This Note argues that criminal penalties, based on either child pornography statutes or specific legislation criminalizing sexting, should be implemented and enforced for the purpose of preventing the exchange of child pornography and protecting the welfare of minors. Part I addresses the necessity of criminal prosecutions aimed at preventing and penalizing juvenile sexters. When the dangerous consequences of minors engaged in sexting are considered, government involvement in the deterrence of the act appears essential.

Part II of this Note addresses the constitutional implications of sexting. An evaluation of the United States Supreme Court's decisions concerning the denial of First Amendment protection to child pornography would seem to suggest that. the production, exchange, and possession of sexually explicit images of minors, among minors, deserves no First Amendment protection. Sexting can involve the sexual exploitation of children. Consistent with the "harm principle," (11) when an activity involves the sexual abuse of children, it should be excluded from constitutional protection. Nevertheless, absent direct, definite harm to a minor who voluntarily produces and distributes a sexually suggestive image to another consenting minor, mere speculation of potential harm "cannot bring sexting images within the definition of child pornography." (12) Ultimately, Part II addresses the constitutional debate concerning minors engaged in sexting for the purpose of demonstrating the obligation of both public and private intervention.

Notwithstanding the importance of prosecuting sexting by minors, Part III illustrates the problematic task of pursuing criminal charges against sexting in light of child pornography statutes upon which prosecutors rely. Because sexting is a contemporary cultural phenomenon, specific legislation aimed at its prevention is either nonexistent or undergoing state and federal legislative approval. Arbitrary enforcement against sexting among minors and disproportionate penalization for engaging in the act have resulted, posing a real threat to notions of justice.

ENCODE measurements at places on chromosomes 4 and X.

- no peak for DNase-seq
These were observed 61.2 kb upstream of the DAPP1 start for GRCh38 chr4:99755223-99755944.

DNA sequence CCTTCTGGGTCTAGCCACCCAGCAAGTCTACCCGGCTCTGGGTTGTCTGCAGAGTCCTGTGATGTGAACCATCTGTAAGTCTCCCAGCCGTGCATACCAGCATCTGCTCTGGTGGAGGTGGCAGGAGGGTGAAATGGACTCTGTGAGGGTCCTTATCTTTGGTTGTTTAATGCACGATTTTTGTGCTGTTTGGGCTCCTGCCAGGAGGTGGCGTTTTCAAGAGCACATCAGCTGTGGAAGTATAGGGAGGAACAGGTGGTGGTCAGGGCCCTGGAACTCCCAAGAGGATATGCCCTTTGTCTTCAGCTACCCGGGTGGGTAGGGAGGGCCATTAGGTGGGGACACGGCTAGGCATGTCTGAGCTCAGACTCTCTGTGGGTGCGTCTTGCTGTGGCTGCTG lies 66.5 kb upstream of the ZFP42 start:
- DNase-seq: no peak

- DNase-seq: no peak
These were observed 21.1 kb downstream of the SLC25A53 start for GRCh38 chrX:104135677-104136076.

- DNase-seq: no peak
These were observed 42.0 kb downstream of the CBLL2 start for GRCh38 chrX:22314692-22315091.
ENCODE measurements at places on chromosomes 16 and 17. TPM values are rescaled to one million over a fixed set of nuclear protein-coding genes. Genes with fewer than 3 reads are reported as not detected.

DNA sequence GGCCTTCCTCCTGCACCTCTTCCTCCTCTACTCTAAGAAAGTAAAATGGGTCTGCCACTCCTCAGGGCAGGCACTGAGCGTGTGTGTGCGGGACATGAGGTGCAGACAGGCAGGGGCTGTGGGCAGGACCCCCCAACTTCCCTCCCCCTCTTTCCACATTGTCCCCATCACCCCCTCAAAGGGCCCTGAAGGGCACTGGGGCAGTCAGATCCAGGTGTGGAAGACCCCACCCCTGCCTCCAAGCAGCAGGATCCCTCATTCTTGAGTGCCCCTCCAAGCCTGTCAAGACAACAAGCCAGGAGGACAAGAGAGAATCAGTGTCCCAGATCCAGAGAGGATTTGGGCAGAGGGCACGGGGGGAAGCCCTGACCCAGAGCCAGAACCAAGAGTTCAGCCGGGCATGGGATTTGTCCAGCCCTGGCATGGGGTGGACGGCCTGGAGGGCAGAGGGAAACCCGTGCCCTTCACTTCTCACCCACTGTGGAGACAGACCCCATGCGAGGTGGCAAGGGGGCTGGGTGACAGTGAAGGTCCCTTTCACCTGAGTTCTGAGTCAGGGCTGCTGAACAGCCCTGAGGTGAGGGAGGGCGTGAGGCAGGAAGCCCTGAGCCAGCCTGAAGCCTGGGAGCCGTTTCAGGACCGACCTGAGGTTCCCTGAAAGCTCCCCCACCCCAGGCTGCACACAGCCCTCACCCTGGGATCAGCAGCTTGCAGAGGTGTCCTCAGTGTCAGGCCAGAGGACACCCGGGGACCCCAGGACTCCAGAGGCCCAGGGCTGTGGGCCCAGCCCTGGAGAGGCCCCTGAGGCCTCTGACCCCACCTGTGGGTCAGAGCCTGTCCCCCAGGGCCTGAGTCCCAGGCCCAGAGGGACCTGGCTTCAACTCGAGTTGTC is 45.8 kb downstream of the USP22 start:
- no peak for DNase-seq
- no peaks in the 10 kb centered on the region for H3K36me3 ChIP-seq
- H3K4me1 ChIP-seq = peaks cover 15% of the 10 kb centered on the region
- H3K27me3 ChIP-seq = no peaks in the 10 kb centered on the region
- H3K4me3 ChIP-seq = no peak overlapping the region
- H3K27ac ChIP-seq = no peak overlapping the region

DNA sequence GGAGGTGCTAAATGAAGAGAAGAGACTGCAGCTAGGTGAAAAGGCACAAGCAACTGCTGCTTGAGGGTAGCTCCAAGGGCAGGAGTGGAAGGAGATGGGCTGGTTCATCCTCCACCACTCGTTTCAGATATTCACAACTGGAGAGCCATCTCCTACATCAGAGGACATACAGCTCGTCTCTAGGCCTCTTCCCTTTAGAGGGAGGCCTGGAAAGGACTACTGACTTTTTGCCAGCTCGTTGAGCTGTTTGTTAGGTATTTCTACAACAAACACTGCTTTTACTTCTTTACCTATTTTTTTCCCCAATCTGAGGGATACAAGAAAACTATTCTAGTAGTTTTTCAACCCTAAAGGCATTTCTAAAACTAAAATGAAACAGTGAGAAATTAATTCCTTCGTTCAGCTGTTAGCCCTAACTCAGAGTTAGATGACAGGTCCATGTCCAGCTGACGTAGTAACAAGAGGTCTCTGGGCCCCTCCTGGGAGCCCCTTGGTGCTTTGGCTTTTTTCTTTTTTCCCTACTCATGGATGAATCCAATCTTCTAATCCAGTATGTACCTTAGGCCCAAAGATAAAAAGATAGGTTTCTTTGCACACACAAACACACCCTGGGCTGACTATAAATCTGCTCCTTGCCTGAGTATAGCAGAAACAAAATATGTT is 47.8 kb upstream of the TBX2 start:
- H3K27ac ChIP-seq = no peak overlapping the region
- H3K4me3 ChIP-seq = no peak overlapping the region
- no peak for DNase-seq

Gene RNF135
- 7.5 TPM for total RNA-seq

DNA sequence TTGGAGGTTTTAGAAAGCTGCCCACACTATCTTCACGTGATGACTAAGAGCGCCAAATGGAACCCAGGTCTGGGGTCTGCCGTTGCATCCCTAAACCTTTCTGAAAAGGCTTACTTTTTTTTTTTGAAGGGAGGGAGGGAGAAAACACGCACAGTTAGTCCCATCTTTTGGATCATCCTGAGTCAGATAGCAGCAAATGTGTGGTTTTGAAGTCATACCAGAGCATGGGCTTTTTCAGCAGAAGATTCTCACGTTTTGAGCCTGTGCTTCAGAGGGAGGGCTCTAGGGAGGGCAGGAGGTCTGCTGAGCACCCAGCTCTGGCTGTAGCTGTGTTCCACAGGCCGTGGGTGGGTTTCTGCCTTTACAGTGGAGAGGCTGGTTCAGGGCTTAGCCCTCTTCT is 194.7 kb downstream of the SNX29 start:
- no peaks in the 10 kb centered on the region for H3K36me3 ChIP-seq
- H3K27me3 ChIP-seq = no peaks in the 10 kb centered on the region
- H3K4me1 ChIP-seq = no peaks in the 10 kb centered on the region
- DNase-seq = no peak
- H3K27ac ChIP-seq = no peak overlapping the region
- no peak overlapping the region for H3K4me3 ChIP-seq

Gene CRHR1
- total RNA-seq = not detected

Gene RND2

Finally, in accordance with the facts and arguments presented in the aforementioned parts of this Note, Part IV provides a unique approach to the problem of minors engaged in the production and distribution of child pornography. The deterrence of sexting among minors does not depend on governmental intervention. Rather, due to the problems associated with the prosecution of minors engaged in the act, non-governmental entities may be both in a better position to prevent minors from sexting, and do so more efficiently.

At the core of the notion of permitting the private sector to address the problem of sexting is the concept of "subsidiarity." Pursuant to the theological component of that principle, when a decentralized entity--such as the family or a private institution--can effectively address a social concern, the sovereign State should allow it to proceed. (13) As will be demonstrated in this Note, no other entity can better communicate values and moral human development than the family, particularly, the parents. Additionally, because many private organizations have already begun addressing and actively participating in the prevention of sexting by minors, parental cooperation with the approaches of these organizations may appropriately deter the growing trend of sexting among minors.